Lord Astor of Hever: My Lords, I start by joining the Minister in sending my condolences and those of my party to the families and friends of those three members of the 2nd Battalion The Parachute Regiment, so tragically killed in Afghanistan. I thank the noble Baroness for presenting these orders and, through her, I also thank those responsible for drafting the Explanatory Memoranda, a duty performed with the utmost clarity. The continuation order is much the shortest of the documents before us and is altogether the most important. It serves to remind us and the Government that the existence of the Armed Forces is not simply a matter of executive decision but also a matter requiring continuing parliamentary consent. This should also serve to remind us—and again, remind the Government—that Parliament, having provided the existence of disciplined Armed Forces, also has duties with regard to their pay and conditions, their right equipment and their deployment, as is being increasingly recognised. Where the Government fall short of their duties in any of these matters, they must accept criticisms from within the Armed Forces themselves and from all parts of this House. This is not a party-political matter. It is a parliamentary matter. We and the Armed Forces themselves are entitled to expect that shortcomings will be recognised and will be remedied.

The stated object of the service complaints order is so that the service authorities will be put on notice of an incipient complaint by a service man or woman to civil jurisdiction. This is to be achieved by initiating a service complaint first. Both I and my honourable friends in another place expressed our concern generally at the intermingling of service law and civilian law. It was one of the deliberate influences on the formulation of the Armed Forces Act 2006. This order seems to me to exemplify just such confusion. I hope the Minister will be able in her reply to persuade me otherwise.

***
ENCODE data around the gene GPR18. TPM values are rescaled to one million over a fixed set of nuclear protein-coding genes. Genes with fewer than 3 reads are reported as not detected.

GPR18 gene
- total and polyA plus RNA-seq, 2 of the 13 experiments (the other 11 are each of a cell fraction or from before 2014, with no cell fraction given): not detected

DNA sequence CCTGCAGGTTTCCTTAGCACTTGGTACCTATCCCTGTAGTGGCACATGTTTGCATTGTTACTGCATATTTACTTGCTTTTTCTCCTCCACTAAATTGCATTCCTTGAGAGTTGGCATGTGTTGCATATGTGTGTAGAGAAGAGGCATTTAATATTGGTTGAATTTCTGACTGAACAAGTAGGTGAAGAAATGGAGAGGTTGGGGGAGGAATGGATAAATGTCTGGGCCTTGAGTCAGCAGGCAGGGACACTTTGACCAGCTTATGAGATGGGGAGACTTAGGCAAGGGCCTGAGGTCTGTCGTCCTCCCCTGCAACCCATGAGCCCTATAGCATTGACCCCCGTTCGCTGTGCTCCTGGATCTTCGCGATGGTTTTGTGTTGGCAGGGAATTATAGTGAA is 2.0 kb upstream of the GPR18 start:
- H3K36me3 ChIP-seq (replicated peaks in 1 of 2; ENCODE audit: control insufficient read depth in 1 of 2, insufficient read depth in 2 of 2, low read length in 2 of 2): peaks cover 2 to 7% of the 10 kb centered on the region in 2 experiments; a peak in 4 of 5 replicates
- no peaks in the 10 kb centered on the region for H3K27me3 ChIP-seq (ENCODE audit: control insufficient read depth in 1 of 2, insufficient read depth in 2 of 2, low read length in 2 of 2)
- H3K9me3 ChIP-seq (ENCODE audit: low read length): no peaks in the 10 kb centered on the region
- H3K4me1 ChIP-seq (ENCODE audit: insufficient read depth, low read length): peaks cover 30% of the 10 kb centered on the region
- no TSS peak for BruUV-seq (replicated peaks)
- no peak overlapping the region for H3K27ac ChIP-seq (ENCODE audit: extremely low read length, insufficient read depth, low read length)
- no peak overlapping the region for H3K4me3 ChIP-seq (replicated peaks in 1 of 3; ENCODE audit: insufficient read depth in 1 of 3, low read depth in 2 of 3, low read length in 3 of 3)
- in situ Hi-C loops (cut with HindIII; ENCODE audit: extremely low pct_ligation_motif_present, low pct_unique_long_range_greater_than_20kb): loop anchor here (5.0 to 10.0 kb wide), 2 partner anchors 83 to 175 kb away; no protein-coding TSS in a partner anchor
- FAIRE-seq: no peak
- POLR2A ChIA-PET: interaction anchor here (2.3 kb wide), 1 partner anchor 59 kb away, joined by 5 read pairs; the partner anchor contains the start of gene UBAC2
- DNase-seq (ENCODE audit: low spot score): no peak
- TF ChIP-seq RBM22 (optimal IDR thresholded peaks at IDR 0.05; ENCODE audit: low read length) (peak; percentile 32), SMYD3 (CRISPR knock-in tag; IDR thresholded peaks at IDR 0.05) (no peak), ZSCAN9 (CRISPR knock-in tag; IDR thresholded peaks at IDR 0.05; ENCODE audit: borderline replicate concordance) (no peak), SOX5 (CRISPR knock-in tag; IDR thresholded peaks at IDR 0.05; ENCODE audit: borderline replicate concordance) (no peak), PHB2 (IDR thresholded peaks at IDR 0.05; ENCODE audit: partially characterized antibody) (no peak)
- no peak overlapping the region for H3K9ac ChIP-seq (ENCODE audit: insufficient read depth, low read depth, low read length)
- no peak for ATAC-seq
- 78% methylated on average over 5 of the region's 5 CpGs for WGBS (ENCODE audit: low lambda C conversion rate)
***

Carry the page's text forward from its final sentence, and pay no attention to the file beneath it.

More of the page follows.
Finally, I turn to the much longer and altogether more complex order, the Alignment of Service Discipline Acts Order, designed to amend the three single service Acts until the omnibus Armed Forces Act comes fully into effect. This, we are told, should be in January next year, some six or seven months from now. Thus, it is very much an interim measure. Noble Lords who have looked at the order will have observed that it comprises 14 pages of closely printed insertions and deletions and a three-page schedule of transitional provisions. It prompts me to ask the Minister how these changes will be promulgated. Will the Acts be reprinted? If not, how will those affected—to say nothing of those advising or representing them—be able to ascertain clearly what the law is in relation to these matters at this particular juncture?